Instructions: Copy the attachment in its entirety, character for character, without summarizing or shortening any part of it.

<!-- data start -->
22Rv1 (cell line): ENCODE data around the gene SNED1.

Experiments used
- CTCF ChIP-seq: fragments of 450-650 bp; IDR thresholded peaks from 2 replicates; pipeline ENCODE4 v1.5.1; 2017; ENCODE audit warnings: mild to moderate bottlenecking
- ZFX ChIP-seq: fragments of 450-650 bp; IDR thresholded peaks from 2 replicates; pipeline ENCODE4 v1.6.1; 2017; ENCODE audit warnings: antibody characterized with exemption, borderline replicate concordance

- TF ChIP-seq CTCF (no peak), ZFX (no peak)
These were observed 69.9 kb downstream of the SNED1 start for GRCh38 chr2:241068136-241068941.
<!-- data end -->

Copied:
22Rv1 (cell line): ENCODE data around the gene SNED1.

Experiments used
- CTCF ChIP-seq: fragments of 450-650 bp; IDR thresholded peaks from 2 replicates; pipeline ENCODE4 v1.5.1; 2017; ENCODE audit warnings: mild to moderate bottlenecking
- ZFX ChIP-seq: fragments of 450-650 bp; IDR thresholded peaks from 2 replicates; pipeline ENCODE4 v1.6.1; 2017; ENCODE audit warnings: antibody characterized with exemption, borderline replicate concordance

- TF ChIP-seq CTCF (no peak), ZFX (no peak)
These were observed 69.9 kb downstream of the SNED1 start for GRCh38 chr2:241068136-241068941.